You Are Bursting To Talk About Them To Your Friends And Family — More Often Than You Talk About Yourself

The person you love should become a part of your world, and maybe even half of it, but neither of you should ever be revolving around the other's. It is here that the infatuation is most likely to leak out, even if you haven't come to terms with it yet. You talk about them with almost a need to brag that they exist; you might over-exaggerate the details of your relationship, or how they regard you. What you don't realize is that you are seeking external validation for something that you know, deep down, isn't right. When you can't find that validation within yourself, you go looking for it in your friends or your family — and if you're lucky, they'll be able to sense that something is not quite right, and be honest with you about it even when you're not being honest with yourself.

You Are Defensive Whenever You Deal With Someone Who Knew The Person Before You Did

Unless you end up marrying your childhood neighbor, you're almost certainly going to interact with people who have known your partner longer, people who have known older versions of them that you will never know and share stories with them that you will never share. In a secure relationship based on love and trust, you may be occasionally jealous of this closeness, but never threatened by it. You acknowledge that you are an important part of their life, but not the only part. On the other hand, if you feel a persistent need to "prove yourself" to the other people who are close to your partner — to somehow one-up them, or invalidate the past they shared with your partner — that kind of jealousy is an indicator of the deep-rooted insecurity you have in the relationship, and the infatuation it is based on.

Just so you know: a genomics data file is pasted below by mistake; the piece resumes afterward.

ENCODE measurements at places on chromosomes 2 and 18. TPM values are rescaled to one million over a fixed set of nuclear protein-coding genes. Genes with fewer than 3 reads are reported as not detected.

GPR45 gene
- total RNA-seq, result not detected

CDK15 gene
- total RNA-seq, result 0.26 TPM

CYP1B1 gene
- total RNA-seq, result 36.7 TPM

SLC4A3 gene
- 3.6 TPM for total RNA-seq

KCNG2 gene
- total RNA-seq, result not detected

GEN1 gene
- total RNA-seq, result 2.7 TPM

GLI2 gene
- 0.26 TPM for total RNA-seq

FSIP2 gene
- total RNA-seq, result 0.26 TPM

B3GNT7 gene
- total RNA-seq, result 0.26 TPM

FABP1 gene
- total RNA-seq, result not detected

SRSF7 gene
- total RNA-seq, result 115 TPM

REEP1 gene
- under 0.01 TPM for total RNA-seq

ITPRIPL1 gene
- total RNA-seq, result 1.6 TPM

Your Friends And Family Repeatedly Tell You That They "Don't Really See It"

... Or some other similar indication that they don't think that it seems right. No matter how much the people in your life love you, very few of them are going to have the nerve to outright tell you that a relationship is wrong for you. It's the people who care the most — enough to compromise the way you feel about them in order to keep you safe and happy — who will tell you that a relationship seems off. It will be your first impulse to be angry with them. You will regret it later, if they become yet another casualty when the relationship in question inevitably ends. The other friends, the ones who don't say it outright, will still give hints if you're looking for them. They may be as blatant as talking about some other person they could set you up with, or as subtle as avoiding the topic of your relationship altogether. You may not acknowledge these behaviors consciously, but you'll find yourself digging at them, bringing the person up more often, unconsciously trying to gage their reaction and trying to get some kind of answer from them that aligns with the way you think you feel. In the end, they will either end up lying to you to make you happy, or telling you the truth and making you upset — in the end, nobody will be satisfied.